With the advent of films like Terminator 2, Stargate, and Interview with the Vamipre, and music videos such as Michael Jackson's "Black or White" video, a morphing craze swept Hollywood. Everyone just had to have some sort of image transformation in their project, no matter how small or insignificant. But how is it all done? And more importantly, what is it?
Morphing is a technique used to transfer from one image to another. However, before you run out and try it on your own, we should mention there is quite a bit more to it than that. Morphing involves taking two elements, from which you want to change from one to the other. The idea is to make it appear as if one item is physically changing into the other. The animators select points which are simalar on the two elements. For example eyes, ears, hair, and other such features work well for faces. When moving from two objects that are very similar, a car to a car, or a person to a person, it's easy to find points that can shift well. But on other objects, you need to stretch a little. Shadows should always be matched. Open spaces always can be altered into other open spaces.
An easier application of morphing involves working with two 3D objects. In the computer the morph program can create intermediate models for the change, so that it looks much more like the first model is moving and reforming into the second. A good example is the mask worn by the aliens in Stargate. When activated by the wearer, the masks would pull back to reveal the face of the person. The animators make it look like the masks were pulling away by creating a model of the mask and then basically morphing it into a small pack located on the wearer's back. This provided a very good illusion.
The first major application of morphing technology was 1991's Terminator 2: Judgement Day. Industrial Light and Magic had already suceeded in modeling and animating a metallic creature in the shape of actor Robert Patrick, but making the transitions from the model to the actor was another problem. Morphing allowed the team to work from the model, slowing blending in the features of the actor, providing a smooth transformation as the android assumed his new shape. Since this intial offering, several science fiction films have used the morphing idea for shapeshifters of various kinds. Star Trek has been an especially enthusiastic user of morphing, tarting with the creature in Star Trek VI: The Undiscovered Country, and now with the shape-changing Odo and his entire race on the syndicated television show Star Trek: Deep Space Nine.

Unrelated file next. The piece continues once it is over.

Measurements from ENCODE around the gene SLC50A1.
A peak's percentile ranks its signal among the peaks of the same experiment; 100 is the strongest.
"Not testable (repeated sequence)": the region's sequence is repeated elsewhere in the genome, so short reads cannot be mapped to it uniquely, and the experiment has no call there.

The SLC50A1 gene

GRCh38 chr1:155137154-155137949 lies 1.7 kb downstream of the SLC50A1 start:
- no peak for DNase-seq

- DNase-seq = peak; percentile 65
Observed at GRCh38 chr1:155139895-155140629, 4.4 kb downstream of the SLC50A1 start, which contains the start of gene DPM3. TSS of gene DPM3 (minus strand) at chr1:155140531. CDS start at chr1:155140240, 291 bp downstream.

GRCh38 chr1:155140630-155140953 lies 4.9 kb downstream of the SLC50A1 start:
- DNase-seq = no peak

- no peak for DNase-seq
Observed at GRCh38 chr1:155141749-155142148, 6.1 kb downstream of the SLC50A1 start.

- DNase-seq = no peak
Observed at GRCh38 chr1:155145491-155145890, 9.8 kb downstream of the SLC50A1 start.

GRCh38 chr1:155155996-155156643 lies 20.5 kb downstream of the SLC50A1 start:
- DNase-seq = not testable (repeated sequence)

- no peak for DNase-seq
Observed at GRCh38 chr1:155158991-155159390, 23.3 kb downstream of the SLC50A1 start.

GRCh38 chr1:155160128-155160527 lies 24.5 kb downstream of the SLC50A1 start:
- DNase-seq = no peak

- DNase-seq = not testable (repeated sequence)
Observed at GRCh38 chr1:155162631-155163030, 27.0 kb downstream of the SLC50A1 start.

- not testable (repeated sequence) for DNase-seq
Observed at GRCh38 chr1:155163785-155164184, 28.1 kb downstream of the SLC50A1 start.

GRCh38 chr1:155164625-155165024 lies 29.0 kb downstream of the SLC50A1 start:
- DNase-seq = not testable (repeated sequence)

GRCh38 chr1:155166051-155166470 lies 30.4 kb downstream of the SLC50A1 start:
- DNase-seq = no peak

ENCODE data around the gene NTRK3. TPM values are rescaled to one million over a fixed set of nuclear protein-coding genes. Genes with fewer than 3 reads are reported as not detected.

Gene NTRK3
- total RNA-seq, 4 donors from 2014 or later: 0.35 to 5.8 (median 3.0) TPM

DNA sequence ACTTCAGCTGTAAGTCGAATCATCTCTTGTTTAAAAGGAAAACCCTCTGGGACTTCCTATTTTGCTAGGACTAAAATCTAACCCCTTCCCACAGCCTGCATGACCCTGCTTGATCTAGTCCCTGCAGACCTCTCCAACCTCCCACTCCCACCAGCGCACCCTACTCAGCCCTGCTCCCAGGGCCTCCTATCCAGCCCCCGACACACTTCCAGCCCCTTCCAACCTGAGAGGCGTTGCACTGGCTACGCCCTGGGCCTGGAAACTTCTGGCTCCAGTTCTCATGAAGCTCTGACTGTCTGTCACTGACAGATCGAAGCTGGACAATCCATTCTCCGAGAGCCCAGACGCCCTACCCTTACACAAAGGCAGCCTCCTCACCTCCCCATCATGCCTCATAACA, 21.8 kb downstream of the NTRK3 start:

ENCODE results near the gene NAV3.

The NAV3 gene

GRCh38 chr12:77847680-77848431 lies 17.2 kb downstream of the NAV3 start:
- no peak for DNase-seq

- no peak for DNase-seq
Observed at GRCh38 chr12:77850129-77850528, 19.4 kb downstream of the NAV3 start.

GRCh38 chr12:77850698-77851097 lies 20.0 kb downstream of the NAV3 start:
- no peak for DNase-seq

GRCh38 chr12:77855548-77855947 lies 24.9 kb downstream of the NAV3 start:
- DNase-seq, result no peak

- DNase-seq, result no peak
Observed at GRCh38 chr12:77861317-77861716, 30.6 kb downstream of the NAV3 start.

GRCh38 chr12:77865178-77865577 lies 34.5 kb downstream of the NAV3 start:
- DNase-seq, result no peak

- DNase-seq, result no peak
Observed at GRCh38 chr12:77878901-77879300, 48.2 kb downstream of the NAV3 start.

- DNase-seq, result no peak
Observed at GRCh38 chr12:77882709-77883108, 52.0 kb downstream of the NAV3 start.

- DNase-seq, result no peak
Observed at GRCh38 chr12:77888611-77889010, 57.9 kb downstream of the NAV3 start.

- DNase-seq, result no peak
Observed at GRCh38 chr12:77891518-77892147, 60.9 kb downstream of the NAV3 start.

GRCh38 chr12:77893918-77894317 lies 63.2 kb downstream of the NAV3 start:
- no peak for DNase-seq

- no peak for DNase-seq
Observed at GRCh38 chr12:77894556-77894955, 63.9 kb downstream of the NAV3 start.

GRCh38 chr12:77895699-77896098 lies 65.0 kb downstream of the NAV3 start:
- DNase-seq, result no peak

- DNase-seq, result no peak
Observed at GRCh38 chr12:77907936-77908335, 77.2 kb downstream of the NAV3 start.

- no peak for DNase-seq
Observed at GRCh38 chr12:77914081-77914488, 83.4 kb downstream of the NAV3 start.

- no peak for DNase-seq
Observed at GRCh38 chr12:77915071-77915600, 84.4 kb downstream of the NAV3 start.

[Image courtesy of the VFXHQ]
Morph programs are also available to anybody. There are several different types available, and there are many sites on the web which talk more about this technology. See the related links below for some good pages.
Morphing is just one of the latest crazes in the movies and TV. Music videos love to make extensive use of this tool. Michael Jackson's "Black or White" video was one of the first, with a very interesting morph sequence from person to person. However, you can always get too much of a good thing, and many of the morphs are not much more than a gratuitous use of the technology. Todd Vaziri has written a good page, 'Why Morph?', describing the basics of morphing, and what should be done, and what shouldn't.
Morphing has become quite a big thing in Hollywood, but along with the obvious uses, it's now evolving into much more of a tool than a gimmick. Useful applications have been utilized in Dragonheart, Twister, and numerous other movies. Much like other programs it will continue to be developed and expanded for other purposes. With new ideas coming up everyday, morphing will still be a useful and interesting item to manipulate humans and other creatures alike for a long time.
Computer Effects: Creatures, Terminator 2
Visual Effects HQ: Interview with the Vampire
Visual Effects HQ: ILM
Computer Effects: Creatures, Dragonheart
Visual Effects HQ: Why Morph?
Last Updated August 22, 1996